at com.jme3.bullet.control.RigidBodyControl.render(RigidBodyControl.java:231)

at com.jme3.scene.Spatial.runControlRender(Spatial.java:523)

at com.jme3.renderer.RenderManager.renderScene(RenderManager.java:516)

at com.jme3.renderer.RenderManager.renderScene(RenderManager.java:522)

at com.jme3.renderer.RenderManager.renderViewPort(RenderManager.java:712)

at com.jme3.renderer.RenderManager.render(RenderManager.java:745)

at com.jme3.app.SimpleApplication.update(SimpleApplication.java:249)

at com.jme3.system.lwjgl.LwjglAbstractDisplay.runLoop(LwjglAbstractDisplay.java:158)

at com.jme3.system.lwjgl.LwjglDisplay.runLoop(LwjglDisplay.java:203)

at com.jme3.system.lwjgl.LwjglAbstractDisplay.run(LwjglAbstractDisplay.java:221)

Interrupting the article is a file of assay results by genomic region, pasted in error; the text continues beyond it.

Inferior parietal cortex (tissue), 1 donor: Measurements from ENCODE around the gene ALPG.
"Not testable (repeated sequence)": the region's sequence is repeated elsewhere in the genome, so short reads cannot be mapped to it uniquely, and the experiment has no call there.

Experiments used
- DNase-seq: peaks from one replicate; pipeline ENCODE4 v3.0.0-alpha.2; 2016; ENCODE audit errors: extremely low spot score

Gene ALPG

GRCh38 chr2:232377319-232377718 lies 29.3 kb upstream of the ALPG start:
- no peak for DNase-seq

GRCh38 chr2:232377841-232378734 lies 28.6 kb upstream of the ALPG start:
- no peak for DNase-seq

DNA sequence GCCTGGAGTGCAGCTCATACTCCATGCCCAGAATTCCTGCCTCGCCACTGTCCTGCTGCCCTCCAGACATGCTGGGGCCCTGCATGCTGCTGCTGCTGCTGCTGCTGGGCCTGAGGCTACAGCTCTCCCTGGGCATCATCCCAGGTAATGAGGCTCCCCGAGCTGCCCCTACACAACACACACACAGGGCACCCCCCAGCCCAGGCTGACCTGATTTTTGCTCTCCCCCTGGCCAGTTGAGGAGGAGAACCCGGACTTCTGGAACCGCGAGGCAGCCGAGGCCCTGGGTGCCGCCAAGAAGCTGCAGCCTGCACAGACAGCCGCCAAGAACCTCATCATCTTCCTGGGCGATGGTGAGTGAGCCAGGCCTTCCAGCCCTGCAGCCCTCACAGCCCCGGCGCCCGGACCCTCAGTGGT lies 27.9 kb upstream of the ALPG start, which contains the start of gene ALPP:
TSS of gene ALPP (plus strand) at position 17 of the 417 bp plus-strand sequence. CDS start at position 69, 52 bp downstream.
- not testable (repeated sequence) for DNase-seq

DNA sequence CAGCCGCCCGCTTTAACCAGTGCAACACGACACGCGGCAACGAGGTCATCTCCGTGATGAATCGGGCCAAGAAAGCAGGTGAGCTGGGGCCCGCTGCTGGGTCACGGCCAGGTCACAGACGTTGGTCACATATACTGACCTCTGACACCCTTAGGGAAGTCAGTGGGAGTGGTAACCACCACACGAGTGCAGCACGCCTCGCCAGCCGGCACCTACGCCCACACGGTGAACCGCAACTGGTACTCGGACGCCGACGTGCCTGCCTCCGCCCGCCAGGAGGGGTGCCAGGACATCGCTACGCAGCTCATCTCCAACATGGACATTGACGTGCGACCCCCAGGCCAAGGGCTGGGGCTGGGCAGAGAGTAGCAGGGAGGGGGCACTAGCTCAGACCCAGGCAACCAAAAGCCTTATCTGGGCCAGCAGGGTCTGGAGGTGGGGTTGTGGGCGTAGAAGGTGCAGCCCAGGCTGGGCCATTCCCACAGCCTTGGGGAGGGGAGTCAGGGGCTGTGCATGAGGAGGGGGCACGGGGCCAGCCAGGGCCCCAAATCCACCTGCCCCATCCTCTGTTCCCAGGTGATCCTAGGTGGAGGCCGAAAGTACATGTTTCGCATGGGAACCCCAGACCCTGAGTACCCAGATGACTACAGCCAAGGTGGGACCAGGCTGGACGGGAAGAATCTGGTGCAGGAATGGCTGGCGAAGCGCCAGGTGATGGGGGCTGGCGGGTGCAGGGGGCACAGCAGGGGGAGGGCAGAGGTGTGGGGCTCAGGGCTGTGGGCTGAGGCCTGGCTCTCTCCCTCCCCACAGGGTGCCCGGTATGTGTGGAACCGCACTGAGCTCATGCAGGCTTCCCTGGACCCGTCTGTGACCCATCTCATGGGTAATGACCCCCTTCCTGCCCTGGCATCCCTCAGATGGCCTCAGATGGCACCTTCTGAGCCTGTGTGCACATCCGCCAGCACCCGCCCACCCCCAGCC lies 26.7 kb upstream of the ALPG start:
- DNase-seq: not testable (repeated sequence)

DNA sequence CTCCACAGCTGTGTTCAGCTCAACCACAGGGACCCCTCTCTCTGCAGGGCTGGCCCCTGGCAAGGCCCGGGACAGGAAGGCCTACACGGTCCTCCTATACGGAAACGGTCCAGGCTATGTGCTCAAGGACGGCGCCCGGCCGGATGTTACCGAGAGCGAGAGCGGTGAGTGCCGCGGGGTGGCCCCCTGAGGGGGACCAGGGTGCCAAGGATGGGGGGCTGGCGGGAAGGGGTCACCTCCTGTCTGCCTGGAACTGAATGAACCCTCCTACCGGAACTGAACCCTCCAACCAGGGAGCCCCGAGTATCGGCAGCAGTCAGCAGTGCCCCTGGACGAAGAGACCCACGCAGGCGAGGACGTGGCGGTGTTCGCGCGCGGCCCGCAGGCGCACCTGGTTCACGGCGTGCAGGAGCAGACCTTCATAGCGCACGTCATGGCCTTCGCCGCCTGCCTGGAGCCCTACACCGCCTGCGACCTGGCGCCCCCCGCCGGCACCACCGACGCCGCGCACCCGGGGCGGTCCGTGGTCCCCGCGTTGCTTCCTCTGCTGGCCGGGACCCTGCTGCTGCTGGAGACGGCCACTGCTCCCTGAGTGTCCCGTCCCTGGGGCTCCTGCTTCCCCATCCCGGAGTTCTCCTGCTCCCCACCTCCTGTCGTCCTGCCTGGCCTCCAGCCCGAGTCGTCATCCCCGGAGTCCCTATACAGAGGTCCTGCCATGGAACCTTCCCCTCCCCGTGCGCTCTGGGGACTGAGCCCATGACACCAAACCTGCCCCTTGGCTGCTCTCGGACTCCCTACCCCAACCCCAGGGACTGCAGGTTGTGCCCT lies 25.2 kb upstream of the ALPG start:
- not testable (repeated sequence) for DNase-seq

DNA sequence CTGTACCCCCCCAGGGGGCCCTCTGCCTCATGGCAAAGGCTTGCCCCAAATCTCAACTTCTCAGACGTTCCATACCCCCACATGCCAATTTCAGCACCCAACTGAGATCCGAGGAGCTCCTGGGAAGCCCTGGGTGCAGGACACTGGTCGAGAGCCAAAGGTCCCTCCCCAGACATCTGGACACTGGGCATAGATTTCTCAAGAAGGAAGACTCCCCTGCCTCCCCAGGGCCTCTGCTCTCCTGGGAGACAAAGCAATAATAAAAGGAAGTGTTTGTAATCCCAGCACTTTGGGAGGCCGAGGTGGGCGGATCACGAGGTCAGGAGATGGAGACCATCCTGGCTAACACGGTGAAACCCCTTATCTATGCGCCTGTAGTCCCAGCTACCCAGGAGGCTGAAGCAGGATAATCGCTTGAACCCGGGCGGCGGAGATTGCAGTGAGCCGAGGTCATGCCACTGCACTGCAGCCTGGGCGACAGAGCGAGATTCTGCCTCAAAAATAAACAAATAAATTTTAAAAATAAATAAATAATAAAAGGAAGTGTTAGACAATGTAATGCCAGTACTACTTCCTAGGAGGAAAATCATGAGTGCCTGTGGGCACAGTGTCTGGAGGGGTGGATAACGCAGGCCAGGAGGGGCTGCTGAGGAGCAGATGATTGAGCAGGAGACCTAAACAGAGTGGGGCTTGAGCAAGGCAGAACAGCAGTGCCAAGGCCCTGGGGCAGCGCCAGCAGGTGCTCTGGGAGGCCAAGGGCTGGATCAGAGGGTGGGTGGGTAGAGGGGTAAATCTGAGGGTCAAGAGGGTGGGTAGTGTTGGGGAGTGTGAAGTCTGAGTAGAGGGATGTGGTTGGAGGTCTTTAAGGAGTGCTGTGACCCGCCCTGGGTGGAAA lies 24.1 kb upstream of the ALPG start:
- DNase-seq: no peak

at java.lang.Thread.run(Thread.java:662)

Well, a friend of mine tried it with a circle and the physics worked pretty well (code below). The problem (a partial random-behavior collision) happens when I use a square to fall and collide with another square.

Anyway, I asked the Mad Skills Motocross (MSM) developers and Tobias said MSM is made with jME1 (!) and he advises I should use a proper 2D library/engine instead of jME3 for 2D developing. http://turborilla.com/forums/index.php?topic=173.0

He also suggested Flashpunk engine (Flash), Slick 2D (Java) and Pulpcore (Java).

Below, the test code that uses a circle where collision works:

[java]

package mygame;

import com.jme3.app.SimpleApplication;

import com.jme3.bullet.BulletAppState;

import com.jme3.bullet.control.RigidBodyControl;

import com.jme3.font.BitmapText;

import com.jme3.material.Material;

import com.jme3.math.ColorRGBA;

import com.jme3.math.Quaternion;

import com.jme3.math.Vector3f;

import com.jme3.scene.Geometry;

import com.jme3.scene.Spatial;

import com.jme3.scene.shape.Quad;

import com.jme3.scene.shape.Sphere;

/**

*

  • @author wagners

    */

    public class Main_wagners extends SimpleApplication {

    private BulletAppState bas = null;

    public static void main(String[] args) {